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Georgetown Law, American Constitution Society and Campaign Legal Center Establish Voting Rights Institute

October 2, 2015 — Georgetown Law, the American Constitution Society and the Campaign Legal Center have established a Voting Rights Institute.

The Institute was formally announced at the National Press Club in Washington, D.C., on Friday, October 2. 

"The motto at Georgetown Law is, 'Law is but the means, justice is the end,'" Georgetown Law Dean William M. Treanor said at the launch event. "That's a commitment in our core, and nowhere is the need for justice greater than when it comes to protecting and preserving our most important right, the right to vote."

Treanor has noted that there has never been a Voting Rights Institute like the one being created at Georgetown Law. “In a time of intense concern for and scrutiny of voting rights, the Institute will develop innovative legal and policy solutions that protect the right to vote, while training the next generation of lawyers and leaders," he has said. "Our goal is to make the Voting Rights Institute at Georgetown Law a hub of thoughtful engagement on all voting rights issues in the U.S.” 

Established in response to the Supreme Court’s 2013 decision in Shelby County v. Holder, which nullified a key provision of the 1965 Voting Rights Act, the Institute offers opportunities for students, recent graduates and fellows to engage in litigation and policy work in the field of voting rights and to educate attorneys about the skills and best practices of voting rights advocates. It recruits and trains expert witnesses to assist in litigation development and presentation; promotes increased local and national focus on voting rights through events, publications and the development of web-based tools; and provides opportunities and platforms for research on voting rights.

At the October 2 launch, American Constitution Society President Caroline Fredrickson referred to Justice Ruth Bader Ginsburg's powerful dissent in Shelby County -- which was especially relevant given the hurricane approaching Washington, D.C., as the event took place. Ginsburg said that throwing out Section Two of the Voting Rights Act is like throwing away your umbrella in a rainstorm because you are not getting wet. "The Voting Rights Institute may not be giving us the umbrella, but we have the rain boots, the raincoat, the sandbags. ... We are prepared to do everything we can to be sure that what remains [of the Act] be as robustly defended as we can," Fredrickson said.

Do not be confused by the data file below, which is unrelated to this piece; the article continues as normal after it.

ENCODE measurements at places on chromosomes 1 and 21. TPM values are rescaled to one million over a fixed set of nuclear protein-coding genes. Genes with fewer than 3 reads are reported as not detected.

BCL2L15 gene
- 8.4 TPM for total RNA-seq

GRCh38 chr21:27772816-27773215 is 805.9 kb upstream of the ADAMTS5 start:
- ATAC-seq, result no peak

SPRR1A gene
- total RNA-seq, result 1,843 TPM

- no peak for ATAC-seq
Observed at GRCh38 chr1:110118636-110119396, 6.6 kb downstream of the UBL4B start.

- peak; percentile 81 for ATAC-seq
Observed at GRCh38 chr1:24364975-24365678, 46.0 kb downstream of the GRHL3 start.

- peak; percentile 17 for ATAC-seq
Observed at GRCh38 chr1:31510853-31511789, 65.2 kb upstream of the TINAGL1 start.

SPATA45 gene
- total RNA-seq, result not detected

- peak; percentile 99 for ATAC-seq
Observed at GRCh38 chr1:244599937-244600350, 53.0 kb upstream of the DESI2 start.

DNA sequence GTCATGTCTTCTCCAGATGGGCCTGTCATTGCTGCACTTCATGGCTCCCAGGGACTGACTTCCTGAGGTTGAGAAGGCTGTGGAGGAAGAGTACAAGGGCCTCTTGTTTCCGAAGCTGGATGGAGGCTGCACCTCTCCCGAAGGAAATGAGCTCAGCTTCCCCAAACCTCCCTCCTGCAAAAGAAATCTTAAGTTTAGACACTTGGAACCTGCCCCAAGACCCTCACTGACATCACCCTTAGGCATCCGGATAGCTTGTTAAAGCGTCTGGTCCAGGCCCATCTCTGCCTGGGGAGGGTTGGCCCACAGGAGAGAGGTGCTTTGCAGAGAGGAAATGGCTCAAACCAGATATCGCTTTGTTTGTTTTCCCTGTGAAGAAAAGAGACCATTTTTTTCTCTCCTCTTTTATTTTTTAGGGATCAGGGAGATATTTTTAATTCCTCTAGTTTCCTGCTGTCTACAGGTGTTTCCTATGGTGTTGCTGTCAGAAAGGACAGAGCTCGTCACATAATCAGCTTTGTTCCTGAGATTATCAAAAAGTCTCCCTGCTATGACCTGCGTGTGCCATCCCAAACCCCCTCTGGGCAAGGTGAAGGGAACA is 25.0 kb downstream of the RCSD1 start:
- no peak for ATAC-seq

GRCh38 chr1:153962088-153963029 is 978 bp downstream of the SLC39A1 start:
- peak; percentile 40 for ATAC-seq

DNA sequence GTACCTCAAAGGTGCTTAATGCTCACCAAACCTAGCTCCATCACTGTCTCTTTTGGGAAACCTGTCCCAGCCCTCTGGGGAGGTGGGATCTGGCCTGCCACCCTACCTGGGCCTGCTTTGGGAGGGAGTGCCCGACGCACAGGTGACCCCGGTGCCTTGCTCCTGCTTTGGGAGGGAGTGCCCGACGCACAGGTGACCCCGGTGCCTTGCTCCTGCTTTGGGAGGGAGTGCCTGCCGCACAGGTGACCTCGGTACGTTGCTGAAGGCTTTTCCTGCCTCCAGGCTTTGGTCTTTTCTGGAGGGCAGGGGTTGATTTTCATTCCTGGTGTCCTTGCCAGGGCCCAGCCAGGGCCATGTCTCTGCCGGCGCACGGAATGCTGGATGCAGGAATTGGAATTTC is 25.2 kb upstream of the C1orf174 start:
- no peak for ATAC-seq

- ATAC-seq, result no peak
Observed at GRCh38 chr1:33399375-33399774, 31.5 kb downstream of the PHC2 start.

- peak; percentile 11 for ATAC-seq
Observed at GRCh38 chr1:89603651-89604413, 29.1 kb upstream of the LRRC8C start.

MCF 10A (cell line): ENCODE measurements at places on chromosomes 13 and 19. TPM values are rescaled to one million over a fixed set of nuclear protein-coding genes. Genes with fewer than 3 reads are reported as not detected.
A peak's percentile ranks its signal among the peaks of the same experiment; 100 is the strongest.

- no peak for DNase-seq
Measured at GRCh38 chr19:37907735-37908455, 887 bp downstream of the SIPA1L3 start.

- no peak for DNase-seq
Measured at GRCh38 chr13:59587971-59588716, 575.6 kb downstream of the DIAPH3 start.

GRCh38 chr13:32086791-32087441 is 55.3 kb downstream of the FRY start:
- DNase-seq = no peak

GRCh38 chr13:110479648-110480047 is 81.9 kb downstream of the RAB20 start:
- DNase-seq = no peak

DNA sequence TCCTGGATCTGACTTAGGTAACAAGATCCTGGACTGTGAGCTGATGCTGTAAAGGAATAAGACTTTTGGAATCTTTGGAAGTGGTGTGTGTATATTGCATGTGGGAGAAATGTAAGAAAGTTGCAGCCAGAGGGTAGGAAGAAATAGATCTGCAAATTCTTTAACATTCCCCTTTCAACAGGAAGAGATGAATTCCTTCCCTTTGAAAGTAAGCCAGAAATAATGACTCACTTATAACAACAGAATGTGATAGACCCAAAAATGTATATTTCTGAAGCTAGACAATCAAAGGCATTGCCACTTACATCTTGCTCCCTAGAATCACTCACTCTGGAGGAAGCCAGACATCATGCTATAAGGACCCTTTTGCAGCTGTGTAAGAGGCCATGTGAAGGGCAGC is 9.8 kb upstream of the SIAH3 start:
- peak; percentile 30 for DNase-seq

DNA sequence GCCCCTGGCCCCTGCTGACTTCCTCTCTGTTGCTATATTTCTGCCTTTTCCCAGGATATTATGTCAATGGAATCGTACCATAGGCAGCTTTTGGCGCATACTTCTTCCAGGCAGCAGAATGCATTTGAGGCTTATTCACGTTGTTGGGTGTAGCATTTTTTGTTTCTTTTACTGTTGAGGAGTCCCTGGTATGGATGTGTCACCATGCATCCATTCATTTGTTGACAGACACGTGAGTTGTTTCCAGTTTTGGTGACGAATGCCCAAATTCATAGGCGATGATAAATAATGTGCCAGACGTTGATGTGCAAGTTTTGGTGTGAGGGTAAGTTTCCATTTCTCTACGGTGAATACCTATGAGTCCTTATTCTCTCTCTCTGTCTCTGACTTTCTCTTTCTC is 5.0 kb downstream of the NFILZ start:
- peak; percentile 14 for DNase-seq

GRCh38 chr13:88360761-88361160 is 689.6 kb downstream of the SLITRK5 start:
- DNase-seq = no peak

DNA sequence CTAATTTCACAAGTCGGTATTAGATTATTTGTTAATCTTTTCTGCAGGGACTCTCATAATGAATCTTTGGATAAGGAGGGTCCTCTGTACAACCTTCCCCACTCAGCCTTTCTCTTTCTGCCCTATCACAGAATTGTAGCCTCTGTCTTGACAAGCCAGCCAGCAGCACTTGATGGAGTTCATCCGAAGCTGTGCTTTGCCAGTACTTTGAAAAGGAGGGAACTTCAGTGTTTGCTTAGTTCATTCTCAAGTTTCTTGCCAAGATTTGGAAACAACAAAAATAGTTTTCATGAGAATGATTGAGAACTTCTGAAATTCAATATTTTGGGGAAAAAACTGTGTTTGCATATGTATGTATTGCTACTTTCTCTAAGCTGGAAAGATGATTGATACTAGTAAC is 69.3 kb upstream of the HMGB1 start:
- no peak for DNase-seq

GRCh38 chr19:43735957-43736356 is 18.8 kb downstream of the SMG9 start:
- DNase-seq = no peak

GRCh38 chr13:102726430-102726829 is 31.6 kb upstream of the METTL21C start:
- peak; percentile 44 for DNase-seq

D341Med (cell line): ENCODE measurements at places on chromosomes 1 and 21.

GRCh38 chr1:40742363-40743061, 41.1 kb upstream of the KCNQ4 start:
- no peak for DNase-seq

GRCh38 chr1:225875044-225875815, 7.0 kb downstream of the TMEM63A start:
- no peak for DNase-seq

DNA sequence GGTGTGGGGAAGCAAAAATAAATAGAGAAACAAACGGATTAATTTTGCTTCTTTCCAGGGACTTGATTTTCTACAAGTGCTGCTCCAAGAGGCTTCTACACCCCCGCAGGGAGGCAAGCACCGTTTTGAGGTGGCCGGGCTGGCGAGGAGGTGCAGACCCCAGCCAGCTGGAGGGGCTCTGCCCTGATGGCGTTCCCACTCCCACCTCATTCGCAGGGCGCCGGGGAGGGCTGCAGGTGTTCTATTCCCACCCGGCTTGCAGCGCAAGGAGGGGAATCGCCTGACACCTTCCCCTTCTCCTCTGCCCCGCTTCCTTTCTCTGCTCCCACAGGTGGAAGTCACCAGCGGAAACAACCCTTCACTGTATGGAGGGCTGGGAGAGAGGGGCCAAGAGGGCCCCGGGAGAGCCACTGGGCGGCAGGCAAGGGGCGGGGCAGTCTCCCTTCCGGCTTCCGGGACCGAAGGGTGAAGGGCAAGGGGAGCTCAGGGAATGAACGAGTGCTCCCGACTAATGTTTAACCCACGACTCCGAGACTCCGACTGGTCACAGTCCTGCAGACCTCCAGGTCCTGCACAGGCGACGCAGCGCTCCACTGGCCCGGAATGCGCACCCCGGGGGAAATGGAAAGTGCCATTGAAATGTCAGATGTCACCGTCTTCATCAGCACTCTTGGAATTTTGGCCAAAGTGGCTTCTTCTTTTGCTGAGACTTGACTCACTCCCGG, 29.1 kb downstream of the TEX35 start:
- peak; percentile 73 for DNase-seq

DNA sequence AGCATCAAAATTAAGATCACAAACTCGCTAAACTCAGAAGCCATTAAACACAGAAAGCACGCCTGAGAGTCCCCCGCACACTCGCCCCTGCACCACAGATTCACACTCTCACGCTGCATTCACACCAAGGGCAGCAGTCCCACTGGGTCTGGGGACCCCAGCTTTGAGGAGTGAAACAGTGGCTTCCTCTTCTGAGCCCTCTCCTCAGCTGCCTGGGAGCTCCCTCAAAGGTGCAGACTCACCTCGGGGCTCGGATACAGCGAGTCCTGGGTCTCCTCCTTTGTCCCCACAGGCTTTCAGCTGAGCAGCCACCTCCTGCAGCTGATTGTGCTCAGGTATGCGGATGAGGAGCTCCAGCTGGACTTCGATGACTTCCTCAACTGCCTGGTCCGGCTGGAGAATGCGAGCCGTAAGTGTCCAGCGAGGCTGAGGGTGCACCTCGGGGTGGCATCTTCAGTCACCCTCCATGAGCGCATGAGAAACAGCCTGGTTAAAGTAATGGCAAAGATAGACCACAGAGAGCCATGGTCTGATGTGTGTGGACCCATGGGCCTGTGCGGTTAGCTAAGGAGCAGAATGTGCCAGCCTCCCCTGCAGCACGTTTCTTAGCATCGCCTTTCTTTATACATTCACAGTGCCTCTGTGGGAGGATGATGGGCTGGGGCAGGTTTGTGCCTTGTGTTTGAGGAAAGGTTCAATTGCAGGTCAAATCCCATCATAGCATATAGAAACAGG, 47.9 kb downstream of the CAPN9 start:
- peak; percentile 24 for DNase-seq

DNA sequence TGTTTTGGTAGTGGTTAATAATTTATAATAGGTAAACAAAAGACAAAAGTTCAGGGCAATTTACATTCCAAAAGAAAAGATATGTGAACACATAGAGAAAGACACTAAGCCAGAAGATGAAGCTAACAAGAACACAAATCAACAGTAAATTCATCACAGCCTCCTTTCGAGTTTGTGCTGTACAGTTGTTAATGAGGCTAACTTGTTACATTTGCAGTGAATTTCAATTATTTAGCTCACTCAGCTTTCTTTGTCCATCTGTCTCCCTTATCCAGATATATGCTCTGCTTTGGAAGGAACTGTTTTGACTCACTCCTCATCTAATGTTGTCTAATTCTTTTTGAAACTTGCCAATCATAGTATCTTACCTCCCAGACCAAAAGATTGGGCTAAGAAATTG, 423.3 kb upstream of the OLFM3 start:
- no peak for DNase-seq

Gerry Hebert, executive director of the Campaign Legal Center, said the Institute began almost as a dare from his wife, Victoria. "I was trying a case in San Antonio in 2011 and she said, 'You're one of the youngest people trying to enforce voting rights,'" said Hebert, who has been working in this field for decades and has served as chief trial counsel in over 100 voting rights cases. "'You ought to get busy training the next generation of voting right lawyers,' she said. I took her seriously," Hebert added.

Former Texas State Senator Wendy Davis noted that when she thinks about fighting for voting rights, "I think about the people behind those fights. I think about their shoes, and I think about our need to put our feet into them, people whose shoes we need to stand in and whose voting rights we need to protect. "

The first students in the Voting Rights Institute are enrolled in Georgetown Law’s Institute for Public Representation (IPR) and are working on several cases identified by the Campaign Legal Center and the American Constitution Society. The cases include an amicus curiae brief in the U.S. Court of Appeals for the 11th Circuit in a Voting Rights Act case in Georgia, as well as possible litigation under the National Voting Rights Act against states that fail to provide voter registration applications and materials at public assistance agencies. 

The Institute has also hired a clinical fellow to supervise students in IPR’s Civil Rights division and to manage legal matters within the clinic with a particular focus on voting rights issues. He will also assist in developing training materials, overseeing use of the Voting Rights Institute website, and identifying appropriate voting rights cases for the clinic. 

The initial phase of the Voting Rights Institute was launched in 2014 with a series of training sessions in New York, Columbus, Atlanta, Washington, D.C., and Miami. In 2015, a training session was held in Chicago. To date, over 400 attendees representing a diverse group of attorneys, law students and voting rights advocates have taken part in these activities. Georgetown Law will provide a venue for training institutes, including one already held on Friday, September 25.  

 

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